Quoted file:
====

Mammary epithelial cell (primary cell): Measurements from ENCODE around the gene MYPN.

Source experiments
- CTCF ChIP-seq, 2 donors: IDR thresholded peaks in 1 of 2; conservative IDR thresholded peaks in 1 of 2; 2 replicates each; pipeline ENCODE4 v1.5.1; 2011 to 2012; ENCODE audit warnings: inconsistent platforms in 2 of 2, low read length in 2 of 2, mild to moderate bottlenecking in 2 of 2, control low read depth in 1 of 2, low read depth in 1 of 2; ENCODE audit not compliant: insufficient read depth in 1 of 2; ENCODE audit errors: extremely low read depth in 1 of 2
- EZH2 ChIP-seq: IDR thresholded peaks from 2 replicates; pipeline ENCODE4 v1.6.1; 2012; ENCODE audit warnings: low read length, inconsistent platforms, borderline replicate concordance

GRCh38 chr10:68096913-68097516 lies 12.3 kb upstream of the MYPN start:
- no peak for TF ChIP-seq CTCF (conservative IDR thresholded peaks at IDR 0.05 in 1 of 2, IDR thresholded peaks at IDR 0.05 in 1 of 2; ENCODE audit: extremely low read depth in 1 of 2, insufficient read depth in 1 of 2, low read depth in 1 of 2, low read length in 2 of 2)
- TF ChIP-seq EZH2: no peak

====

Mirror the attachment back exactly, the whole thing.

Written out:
Mammary epithelial cell (primary cell): Measurements from ENCODE around the gene MYPN.

Source experiments
- CTCF ChIP-seq, 2 donors: IDR thresholded peaks in 1 of 2; conservative IDR thresholded peaks in 1 of 2; 2 replicates each; pipeline ENCODE4 v1.5.1; 2011 to 2012; ENCODE audit warnings: inconsistent platforms in 2 of 2, low read length in 2 of 2, mild to moderate bottlenecking in 2 of 2, control low read depth in 1 of 2, low read depth in 1 of 2; ENCODE audit not compliant: insufficient read depth in 1 of 2; ENCODE audit errors: extremely low read depth in 1 of 2
- EZH2 ChIP-seq: IDR thresholded peaks from 2 replicates; pipeline ENCODE4 v1.6.1; 2012; ENCODE audit warnings: low read length, inconsistent platforms, borderline replicate concordance

GRCh38 chr10:68096913-68097516 lies 12.3 kb upstream of the MYPN start:
- no peak for TF ChIP-seq CTCF (conservative IDR thresholded peaks at IDR 0.05 in 1 of 2, IDR thresholded peaks at IDR 0.05 in 1 of 2; ENCODE audit: extremely low read depth in 1 of 2, insufficient read depth in 1 of 2, low read depth in 1 of 2, low read length in 2 of 2)
- TF ChIP-seq EZH2: no peak